Report on UC Davis pepper spray incident blames administrators, police

UC Davis Police Lt. John Pike pepper sprays demonstrators who had linked arms and were preventing attempts by the police to remove arrested protesters.
Jasna Hodzic/Courtesy
UC Davis Police Lt. John Pike pepper sprays demonstrators who had linked arms and were preventing attempts by the police to remove arrested protesters.

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An investigative report released at noon Wednesday lambasted UC Davis administrators and police officials for their handling of a Nov. 18 protest in which police pepper-sprayed student demonstrators.

The 190-page report faults ineffectual administrative decision-making, poor police planning and weak chains of communication for the pepper-spraying. Along with the findings of a task force led by former California Supreme Court Justice Cruz Reynoso, the report includes another study by the Kroll consulting company hired to investigate the incident.

“We aren’t making anybody happy with our report because we found a lot that did happen that shouldn’t have happened,” Reynoso said in a town hall meeting Wednesday at UC Davis.

UC Davis administrators and police officials failed to adequately question the timing of police action, the necessity and legality of police force and the claim that many protesters were not UC Davis students, the report states.

The pepper-spraying began shortly after police raided an Occupy Davis encampment organized the day before.

A team of UC Davis administrators and police officials decided to take down the tents out of fear that many protesters were not students — although there was little evidence to support this claim — and that incidents could occur between unaffiliated protesters and students that would harm the community, the report states.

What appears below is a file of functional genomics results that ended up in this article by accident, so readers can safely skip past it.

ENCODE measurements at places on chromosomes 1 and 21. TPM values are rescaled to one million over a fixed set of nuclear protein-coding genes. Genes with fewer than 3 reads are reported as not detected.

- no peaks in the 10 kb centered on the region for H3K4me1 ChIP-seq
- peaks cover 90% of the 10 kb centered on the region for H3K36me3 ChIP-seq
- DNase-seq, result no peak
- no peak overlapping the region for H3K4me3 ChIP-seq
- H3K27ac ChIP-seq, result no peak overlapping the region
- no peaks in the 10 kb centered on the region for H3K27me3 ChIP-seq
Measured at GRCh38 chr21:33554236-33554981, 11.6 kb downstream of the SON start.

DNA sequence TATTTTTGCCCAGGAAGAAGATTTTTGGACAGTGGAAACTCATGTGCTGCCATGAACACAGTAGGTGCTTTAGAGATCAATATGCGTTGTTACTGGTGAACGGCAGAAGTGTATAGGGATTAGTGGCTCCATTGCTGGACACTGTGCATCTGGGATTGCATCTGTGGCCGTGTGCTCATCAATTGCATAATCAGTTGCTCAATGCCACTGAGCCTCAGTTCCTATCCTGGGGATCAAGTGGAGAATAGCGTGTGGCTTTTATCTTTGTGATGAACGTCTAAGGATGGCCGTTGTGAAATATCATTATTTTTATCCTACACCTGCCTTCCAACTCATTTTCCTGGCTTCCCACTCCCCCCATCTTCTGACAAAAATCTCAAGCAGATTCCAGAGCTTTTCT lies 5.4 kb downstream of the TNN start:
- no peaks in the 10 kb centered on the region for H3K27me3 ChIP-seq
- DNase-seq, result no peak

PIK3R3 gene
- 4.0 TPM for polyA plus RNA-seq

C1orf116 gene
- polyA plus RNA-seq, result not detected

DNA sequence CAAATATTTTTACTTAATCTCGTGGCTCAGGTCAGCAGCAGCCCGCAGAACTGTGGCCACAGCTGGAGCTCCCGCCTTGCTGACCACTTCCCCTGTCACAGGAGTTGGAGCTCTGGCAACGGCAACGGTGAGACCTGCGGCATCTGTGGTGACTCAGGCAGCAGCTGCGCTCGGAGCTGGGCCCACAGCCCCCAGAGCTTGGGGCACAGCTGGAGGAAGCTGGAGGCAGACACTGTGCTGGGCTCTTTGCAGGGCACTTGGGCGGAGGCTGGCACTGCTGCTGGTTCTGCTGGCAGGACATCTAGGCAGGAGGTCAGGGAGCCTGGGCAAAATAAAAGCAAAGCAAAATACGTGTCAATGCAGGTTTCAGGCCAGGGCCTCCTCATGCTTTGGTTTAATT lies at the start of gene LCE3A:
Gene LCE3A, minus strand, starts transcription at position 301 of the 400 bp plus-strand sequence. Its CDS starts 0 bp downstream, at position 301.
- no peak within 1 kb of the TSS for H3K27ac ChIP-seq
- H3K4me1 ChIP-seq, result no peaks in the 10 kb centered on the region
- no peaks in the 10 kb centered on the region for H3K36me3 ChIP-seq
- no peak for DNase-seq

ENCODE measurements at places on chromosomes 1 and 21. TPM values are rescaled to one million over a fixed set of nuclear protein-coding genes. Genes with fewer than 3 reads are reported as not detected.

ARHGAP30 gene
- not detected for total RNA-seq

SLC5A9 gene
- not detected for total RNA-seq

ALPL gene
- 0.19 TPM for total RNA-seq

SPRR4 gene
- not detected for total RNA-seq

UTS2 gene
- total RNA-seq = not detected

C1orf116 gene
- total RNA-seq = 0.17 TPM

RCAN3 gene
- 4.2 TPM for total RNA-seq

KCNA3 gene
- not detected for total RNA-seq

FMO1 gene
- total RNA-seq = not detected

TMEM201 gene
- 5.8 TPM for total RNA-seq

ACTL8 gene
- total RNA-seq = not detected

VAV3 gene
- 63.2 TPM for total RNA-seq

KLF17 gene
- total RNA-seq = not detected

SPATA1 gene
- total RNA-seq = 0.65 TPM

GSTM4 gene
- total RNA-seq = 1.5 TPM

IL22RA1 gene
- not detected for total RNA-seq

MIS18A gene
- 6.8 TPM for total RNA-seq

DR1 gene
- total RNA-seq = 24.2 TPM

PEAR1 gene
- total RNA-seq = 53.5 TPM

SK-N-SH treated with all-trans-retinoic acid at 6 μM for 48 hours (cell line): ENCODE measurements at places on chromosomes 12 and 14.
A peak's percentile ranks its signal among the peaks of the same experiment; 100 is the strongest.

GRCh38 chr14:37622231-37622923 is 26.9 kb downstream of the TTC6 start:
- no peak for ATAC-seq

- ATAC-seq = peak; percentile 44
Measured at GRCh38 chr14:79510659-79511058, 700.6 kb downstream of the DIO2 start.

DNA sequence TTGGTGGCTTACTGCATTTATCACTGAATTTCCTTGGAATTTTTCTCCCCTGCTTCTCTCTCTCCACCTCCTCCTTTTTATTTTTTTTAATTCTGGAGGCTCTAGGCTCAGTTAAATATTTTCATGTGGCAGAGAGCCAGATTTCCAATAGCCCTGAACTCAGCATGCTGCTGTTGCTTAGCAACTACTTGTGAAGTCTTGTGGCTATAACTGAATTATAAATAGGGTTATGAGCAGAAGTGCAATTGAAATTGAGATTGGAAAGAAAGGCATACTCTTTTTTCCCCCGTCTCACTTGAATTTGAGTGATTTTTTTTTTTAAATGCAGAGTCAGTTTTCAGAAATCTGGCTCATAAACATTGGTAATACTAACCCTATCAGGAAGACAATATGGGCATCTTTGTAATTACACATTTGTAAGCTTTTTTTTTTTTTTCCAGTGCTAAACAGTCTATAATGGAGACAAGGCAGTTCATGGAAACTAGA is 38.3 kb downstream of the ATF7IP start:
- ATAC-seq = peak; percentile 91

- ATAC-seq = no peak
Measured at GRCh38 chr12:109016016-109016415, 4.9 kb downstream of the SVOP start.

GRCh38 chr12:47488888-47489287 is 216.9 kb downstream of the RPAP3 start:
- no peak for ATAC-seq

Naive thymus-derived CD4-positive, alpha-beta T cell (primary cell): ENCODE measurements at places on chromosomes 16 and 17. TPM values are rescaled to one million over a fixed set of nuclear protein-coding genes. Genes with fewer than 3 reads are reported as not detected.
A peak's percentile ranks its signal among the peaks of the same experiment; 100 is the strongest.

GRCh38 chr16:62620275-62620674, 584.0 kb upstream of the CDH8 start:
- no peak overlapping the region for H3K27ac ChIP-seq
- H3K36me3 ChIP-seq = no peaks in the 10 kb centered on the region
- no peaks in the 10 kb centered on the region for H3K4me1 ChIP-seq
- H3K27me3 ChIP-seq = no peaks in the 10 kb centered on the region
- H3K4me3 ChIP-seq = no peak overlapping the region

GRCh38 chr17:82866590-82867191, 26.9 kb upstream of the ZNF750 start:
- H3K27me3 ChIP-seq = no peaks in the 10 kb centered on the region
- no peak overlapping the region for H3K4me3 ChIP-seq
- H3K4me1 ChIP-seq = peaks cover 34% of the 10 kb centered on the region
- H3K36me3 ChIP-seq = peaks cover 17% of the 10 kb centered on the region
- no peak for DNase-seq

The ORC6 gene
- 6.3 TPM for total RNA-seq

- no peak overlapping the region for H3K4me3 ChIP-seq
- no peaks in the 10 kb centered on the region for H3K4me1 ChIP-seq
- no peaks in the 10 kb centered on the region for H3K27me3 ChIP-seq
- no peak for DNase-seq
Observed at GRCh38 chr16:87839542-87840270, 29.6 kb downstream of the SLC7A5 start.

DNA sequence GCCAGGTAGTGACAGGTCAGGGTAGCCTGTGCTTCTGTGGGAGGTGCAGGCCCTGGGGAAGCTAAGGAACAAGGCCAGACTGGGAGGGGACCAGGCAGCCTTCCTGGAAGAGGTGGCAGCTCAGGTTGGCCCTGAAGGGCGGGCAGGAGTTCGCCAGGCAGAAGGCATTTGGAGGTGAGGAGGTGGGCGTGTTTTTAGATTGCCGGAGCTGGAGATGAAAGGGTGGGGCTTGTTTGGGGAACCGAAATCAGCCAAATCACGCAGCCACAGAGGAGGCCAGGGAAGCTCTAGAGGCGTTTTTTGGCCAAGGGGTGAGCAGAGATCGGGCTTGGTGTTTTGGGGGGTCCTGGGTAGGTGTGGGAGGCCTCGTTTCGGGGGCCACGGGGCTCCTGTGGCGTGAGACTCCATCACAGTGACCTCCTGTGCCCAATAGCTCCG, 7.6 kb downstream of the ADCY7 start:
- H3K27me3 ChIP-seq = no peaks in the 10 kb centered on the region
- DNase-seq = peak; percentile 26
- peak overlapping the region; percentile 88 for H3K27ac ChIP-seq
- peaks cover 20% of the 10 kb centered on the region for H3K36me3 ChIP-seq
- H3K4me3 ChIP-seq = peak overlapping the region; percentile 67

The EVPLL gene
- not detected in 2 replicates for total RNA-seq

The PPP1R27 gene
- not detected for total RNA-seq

The report adds that administrators and police officials did not carry out the raid at the right time.

“Three o’clock in the afternoon on a sunny fall day at the center of the campus Quad seems guaranteed to bring the maximum number of onlookers and protesters to the scene, and in fact this is exactly what occurred,” the Kroll report states.

The report also takes issue with a disorganized chain of command during the protest, where lieutenants did not always follow directives by then-Police Chief Annete Spicuzza.

Lt. John Pike and unidentified “Officer O” employed pepper spray although they was not authorized to do so, and had not been trained to use the more powerful type of pepper spray they had. The spray was also used improperly at too close of a distance.

In a press release Wednesday, state assemblymember Nancy Skinner, D-Berkeley, said she will pursue legislation based on the report.

She said the unauthorized use of the pepper spray “gives great weight to the Task Force’s recommendation that changes must be made involving the training, organization, and operation of UC Police Departments.”

The report’s recommendations to strengthen oversight and responses of campus leadership during protests include re-training officers and designating a senior official responsible for overseeing protests and civil disobedience.

The report stops short of recommending disciplinary action for police officers or administrators. Instead, a campus police Internal Affairs investigation will handle administrative sanctions and “would address disciplinary action for the police officers.”

That investigation, however, is confidential. The officers subjected to the investigation declined to be interviewed by the Reynoso task force.

The release of the report follows weeks of litigation between a police officers union and the UC due to union concerns over privacy issues. The two parties struck an agreement Tuesday to redact most officers’ names but keep critiques of their actions in the report.